Highway Haiku # 9
Passed through a grinder
A tree’s no longer a tree
That’s true of truth, too
On the way to Fargo, and all the way through North Dakota, I wrestled with The Truth.
Not the villain versus good guy, strutting, mouthing off, banging your opponent over the head with a folding chair kind of wrestling, but a more subtle and civilized match, held in my brain, where admission is free, and the ring isn’t square but round, as a ring should be.
The struggle went on for days, interrupted by fast food stops, blogging, dog duties and nights spent enjoying the limited diversions of cheap motels – the view out the window; what’s on television; a Bible and phone book, if they haven’t been stolen yet; the muffled noises from next door of lovemaking or fighting, which, through a wall, can sound remarkably similar.
Back behind the steering wheel, though, and pointed, if not in the direction of truth, at least west, the match would resume.
It ended as a draw, with no clear winner, as is often the case with wrestling matches in your head. (Sometimes it’s not even clear who the opponents are.) But I was able to reach three conclusions, which, in head wrestling, is a victory in itself, at least when they are correct conclusions. I think mine were.
The first one is that truth, once formidable, is now more easily defeated than ever. Opponents, persuaded truth can be out-shouted, seem to have found its weakness. Trusted sources of information are harder to find, and less trustworthy.
Second, truth tends to hide, and I don’t blame it one bit; otherwise it gets grabbed it by its heels and spun until it’s so dizzy it can’t tell up from down
Third, what we’ve done with dogs, we do with truth, daily: We stretch it, twist it and reshape it into a form that best serves us. The truth never cries uncle, not even when undergoing so serious a bashing that it is henceforth unrecognizable.
What rang the bell and started the match was our stop in Sauk Centre, Minnesota, a real town, depicted as “Gopher Prairie” in the Sinclair Lewis novel, “Main Street.”
“Main Street,” published in 1920, was essentially truth disguised as fiction. Lewis exposed much of his hometown’s dirty laundry, changing names to protect the innocent, not that they were so innocent. A biting satire that exposed the hypocrisy of small town life — showed it was not as carefree, pure and idyllic as it was often portrayed and perceived — the book was denounced by the town, many of whose residents saw their indiscretions show up within its pages.
John Steinbeck was a fan and acquaintance of Lewis. He’d read “Main Street” in high school and, late in Lewis’ life, Steinbeck would meet him, for coffee, at a New York hotel. In “Travels with Charley,” Steinbeck, pulling into Sauk Centre nine years after the author’s death, noted that whatever embarassment Lewis had caused, he had gone from being derided to being revered – at least after the book’s popularity soared and he won a Nobel Prize.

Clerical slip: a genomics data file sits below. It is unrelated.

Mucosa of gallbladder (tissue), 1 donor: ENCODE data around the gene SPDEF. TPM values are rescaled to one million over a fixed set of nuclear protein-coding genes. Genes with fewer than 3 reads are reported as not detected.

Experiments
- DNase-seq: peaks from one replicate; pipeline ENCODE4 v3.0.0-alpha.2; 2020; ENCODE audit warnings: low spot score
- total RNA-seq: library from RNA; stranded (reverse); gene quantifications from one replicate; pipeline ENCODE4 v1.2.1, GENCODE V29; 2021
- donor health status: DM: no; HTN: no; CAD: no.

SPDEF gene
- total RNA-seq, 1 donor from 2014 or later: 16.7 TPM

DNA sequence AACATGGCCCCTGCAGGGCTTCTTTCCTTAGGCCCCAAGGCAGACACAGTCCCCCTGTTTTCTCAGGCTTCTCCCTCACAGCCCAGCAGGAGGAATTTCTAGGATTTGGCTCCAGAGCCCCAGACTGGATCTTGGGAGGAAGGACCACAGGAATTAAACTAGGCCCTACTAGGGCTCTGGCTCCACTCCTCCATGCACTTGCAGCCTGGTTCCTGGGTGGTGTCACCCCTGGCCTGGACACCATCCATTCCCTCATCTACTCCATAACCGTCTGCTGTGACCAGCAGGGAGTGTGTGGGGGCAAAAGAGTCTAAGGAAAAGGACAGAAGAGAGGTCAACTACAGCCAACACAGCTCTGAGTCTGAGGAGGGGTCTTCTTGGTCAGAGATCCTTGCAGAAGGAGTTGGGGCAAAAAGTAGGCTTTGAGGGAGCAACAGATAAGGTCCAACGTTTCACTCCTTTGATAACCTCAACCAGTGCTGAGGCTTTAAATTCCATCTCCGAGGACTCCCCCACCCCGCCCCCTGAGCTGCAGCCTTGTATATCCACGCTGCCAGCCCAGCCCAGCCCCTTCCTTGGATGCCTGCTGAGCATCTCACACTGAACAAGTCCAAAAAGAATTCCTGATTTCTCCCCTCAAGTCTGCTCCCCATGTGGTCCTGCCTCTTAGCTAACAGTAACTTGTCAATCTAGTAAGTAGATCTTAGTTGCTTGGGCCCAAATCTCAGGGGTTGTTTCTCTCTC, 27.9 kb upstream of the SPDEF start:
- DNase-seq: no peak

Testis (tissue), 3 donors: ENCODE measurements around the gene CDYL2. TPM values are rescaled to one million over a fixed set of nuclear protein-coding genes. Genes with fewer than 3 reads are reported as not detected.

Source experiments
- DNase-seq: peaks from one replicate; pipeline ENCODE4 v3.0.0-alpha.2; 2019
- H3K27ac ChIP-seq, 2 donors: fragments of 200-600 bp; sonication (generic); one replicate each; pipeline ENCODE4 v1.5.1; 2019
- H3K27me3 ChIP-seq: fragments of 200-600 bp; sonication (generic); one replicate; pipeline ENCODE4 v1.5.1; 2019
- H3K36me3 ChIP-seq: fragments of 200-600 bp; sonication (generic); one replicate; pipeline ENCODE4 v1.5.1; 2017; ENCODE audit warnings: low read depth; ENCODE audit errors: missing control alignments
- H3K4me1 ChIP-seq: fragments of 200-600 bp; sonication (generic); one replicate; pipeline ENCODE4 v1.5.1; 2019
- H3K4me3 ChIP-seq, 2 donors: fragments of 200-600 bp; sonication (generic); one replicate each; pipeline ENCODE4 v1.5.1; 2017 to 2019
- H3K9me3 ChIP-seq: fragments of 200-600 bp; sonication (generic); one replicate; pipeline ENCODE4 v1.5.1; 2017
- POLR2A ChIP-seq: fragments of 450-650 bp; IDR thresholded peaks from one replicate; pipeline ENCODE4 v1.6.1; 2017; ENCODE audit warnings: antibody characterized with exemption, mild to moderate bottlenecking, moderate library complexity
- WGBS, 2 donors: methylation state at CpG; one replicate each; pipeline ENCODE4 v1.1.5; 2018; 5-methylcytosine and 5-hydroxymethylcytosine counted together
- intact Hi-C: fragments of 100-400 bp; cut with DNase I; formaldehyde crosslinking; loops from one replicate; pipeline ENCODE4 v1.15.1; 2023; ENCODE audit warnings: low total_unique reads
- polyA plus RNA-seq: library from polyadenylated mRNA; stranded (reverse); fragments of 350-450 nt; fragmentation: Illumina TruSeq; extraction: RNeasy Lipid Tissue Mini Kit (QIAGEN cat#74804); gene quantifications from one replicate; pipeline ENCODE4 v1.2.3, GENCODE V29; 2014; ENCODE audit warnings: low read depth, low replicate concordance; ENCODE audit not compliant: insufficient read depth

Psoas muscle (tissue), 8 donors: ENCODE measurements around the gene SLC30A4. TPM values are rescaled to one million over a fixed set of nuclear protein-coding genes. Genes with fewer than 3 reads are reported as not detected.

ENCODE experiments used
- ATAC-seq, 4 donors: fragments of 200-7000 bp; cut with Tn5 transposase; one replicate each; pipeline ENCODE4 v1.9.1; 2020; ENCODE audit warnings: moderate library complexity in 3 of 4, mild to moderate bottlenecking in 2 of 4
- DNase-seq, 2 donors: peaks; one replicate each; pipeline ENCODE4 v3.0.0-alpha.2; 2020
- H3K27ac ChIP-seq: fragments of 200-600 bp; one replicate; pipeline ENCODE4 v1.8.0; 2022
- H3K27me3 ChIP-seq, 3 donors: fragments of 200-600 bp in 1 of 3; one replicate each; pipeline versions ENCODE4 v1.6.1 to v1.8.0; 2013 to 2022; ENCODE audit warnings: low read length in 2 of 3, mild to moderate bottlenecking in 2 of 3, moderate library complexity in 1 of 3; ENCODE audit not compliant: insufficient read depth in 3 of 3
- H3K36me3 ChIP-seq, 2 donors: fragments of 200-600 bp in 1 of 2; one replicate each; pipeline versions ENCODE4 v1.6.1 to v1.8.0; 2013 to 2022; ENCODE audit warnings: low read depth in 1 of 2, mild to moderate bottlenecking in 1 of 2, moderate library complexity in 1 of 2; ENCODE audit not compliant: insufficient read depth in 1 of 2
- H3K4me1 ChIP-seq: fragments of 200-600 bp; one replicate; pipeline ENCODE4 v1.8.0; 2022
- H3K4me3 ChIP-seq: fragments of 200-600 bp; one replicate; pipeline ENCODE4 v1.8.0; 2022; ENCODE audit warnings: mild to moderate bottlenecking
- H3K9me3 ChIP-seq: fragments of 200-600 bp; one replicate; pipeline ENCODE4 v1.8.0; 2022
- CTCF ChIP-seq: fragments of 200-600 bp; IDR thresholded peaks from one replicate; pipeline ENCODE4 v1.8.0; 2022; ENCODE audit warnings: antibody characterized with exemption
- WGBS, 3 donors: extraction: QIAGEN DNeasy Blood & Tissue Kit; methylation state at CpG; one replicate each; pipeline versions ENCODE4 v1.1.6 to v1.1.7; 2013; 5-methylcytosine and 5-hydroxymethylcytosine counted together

As the first American writer to win a Nobel Prize for literature, the author became more beloved – even locally – and his reputation grew. But the man himself died a lonely alcoholic.
“I don’t know whether or not it’s true, but I’ve heard he died alone.” Steinbeck wrote. “And now he’s good for the town. Brings in some tourists. He’s a good writer now,”
Parks, streets, campgrounds and more in Sauk Centre now bear Lewis’ name. His boyhood home is a tourist attraction (though closed in the winter). It seems like every other business uses “Main Street” in its name. The 21 white pages in the Sauk Centre phone book list a Main Street Real Estate, Main Street Theater, Main Street Cafe, Main Street Chiropractic Center, Main Street Coffee Company, Main Street Photo and more. The high school football team is called the “Mainstreeters.” Supposedly, it was a nickname opposing teams came up with, and they later officially adopted it as their own.
We’d taken Exit 127 of Interstate 94 after seeing a sign that it led to McDonald’s, Subway, Jitters Java Cafe and the Sinclair Lewis Interpretative Center.
It spilled us directly onto Main Street — not just any Main Street, THE Main Street – and we went up and down it a good four times before checking into the Gopher Prairie Motel.
Owners Wayne and JoAnn Thorson renamed the motel after the fictional town about three years after they bought it. Up until 1979, it was the Starlight Motel – one of many Starlight, or Star-Lite motels around in the 1970s, none of which were connected to each other in any way. But when a guest told Wayne she almost didn’t stop there because of a bad experience “at another Starlight,” he decided it was time to change names. So he grabbed one out of fiction.